1. Enhanced self-confidence
The boundary of home not only confuses talent, but can also crush self-confidence. Thousands of women in the Mithila region, although very talented and creative, lost their self-confidence and succumbed to limiting beliefs due to lack of professional opportunities. But having access to canvasses where they could create Madhubani allowed them to showcase their creativity once more, helping them regain their confidence and amaze the world with their talent. The story of this transformation is what motivates me to believe in myself.
2. Newfound courage
My mother told me the story of Mahasundari Devi, which still gives me the courage to do things against all odds in society.
Mahasundari Devi broke societal norms of wearing the Purdah (Veil) in the year 1961, and picked a brush to color her feelings on canvas. She created her own niche in painting, and founded a cooperative society named “Mithila Hastashilp Kalakar Audyogki Sahyog Samiti” to empower artists to go one step further. Her courage has since helped women discover the creativity and success they deserve.
3. Career orientation
My grandmother was once only committed to household chores and never felt appreciated for her skills. Mithila’s economic condition wasn’t that good at the time, but the wave of recognition of Madhubani art reached our doorstep. She took a chance and placed traditional wall art on a canvas, which not only helped her gain confidence, but also supported our family financially. She passed the tradition on to my mother, ensuring our family skill still runs in my blood.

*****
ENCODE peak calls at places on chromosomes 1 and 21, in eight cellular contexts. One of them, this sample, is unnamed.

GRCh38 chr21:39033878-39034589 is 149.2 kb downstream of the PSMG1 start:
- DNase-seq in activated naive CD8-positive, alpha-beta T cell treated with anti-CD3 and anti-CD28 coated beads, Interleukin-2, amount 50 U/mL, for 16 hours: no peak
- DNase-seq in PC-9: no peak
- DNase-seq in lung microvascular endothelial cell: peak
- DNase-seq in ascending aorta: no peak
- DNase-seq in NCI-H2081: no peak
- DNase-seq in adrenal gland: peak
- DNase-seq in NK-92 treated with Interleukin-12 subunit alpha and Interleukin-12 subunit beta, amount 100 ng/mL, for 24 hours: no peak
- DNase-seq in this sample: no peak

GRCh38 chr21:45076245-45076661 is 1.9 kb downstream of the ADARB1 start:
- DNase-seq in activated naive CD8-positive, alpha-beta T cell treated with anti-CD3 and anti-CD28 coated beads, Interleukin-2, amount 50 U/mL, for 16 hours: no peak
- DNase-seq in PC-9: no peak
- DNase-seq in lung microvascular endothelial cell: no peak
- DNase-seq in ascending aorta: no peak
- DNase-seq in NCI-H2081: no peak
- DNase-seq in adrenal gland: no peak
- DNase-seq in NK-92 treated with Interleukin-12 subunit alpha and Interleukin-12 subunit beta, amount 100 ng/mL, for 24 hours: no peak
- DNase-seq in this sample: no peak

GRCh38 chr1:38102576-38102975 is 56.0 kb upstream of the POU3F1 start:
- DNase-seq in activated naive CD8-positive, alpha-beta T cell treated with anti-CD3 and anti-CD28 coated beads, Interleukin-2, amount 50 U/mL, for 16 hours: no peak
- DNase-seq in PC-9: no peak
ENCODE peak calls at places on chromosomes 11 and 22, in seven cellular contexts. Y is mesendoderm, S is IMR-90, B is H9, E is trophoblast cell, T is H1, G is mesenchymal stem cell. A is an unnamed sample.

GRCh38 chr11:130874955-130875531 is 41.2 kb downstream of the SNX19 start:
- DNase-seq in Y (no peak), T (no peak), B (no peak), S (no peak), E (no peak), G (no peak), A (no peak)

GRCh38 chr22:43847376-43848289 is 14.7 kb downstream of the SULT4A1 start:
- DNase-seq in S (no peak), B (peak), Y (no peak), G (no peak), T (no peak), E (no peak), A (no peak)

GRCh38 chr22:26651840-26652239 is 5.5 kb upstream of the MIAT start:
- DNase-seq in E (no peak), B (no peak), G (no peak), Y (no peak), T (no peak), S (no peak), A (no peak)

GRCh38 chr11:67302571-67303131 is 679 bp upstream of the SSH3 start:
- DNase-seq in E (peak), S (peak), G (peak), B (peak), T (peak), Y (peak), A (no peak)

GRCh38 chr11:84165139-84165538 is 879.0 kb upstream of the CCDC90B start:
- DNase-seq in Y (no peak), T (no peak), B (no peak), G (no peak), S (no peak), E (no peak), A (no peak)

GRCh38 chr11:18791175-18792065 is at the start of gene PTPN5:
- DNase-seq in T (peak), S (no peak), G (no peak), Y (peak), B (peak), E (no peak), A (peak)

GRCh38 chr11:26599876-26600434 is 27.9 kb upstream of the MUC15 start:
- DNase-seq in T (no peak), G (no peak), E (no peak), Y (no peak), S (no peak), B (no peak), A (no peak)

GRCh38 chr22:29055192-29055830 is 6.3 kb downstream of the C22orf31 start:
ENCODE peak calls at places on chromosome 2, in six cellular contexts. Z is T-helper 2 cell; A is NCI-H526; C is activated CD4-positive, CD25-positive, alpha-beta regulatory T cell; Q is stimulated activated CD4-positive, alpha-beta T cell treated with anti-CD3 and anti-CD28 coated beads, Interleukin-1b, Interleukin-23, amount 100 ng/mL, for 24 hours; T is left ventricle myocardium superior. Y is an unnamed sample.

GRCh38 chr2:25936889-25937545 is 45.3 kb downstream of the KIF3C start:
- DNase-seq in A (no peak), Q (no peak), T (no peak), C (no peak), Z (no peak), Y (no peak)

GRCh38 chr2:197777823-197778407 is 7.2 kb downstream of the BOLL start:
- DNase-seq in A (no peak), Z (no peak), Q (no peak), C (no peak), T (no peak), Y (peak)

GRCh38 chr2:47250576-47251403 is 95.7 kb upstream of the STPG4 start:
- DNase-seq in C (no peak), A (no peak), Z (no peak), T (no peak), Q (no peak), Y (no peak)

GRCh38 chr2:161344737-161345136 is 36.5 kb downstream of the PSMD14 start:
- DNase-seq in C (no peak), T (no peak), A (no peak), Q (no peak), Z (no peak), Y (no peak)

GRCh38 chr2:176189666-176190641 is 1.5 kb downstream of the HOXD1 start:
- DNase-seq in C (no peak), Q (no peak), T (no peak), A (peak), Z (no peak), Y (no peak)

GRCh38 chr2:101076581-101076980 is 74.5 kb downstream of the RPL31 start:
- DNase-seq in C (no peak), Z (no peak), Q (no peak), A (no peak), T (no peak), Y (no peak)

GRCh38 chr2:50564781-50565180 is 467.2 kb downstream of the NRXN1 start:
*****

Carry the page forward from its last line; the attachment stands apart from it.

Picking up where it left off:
4. Improved self-image
From depicting the harvest season to local markets, changing weather scapes, and children playing, Madhubani painting beautifully renders scenes from day-to-day rural Indian life. Depictions of wedding ceremonies, and the emotions attached to different symbolic events, are hard to communicate through words. But with the help of this art, women can showcase their day-to-day struggles and life lessons in a more profound way. It’s a perfect solution for me to express my thoughts in a creative way.
With the help of art, the women of Mithila showcase traditional themes while presenting contemporary issues in a unique manner. Issues like mental health, climate change, and gender discrimination have found their place in Madhubani paintings. Malvika Raj, a contemporary Madhubani artist, continually inspires admirers with her beautiful presentation of modern social issues.
6. Well-being and happiness
When women from rural India get their confidence back, are able to stand on their own feet and value their existence, they can arise and bring change to society. They help make society free and promote equality. They not only empower themselves, but inspire other people to bring change.
The Long Pour
The value of these paintings is more than just a piece of art for the people of Mithila. It is an integral part of our culture, our existence, and female empowerment.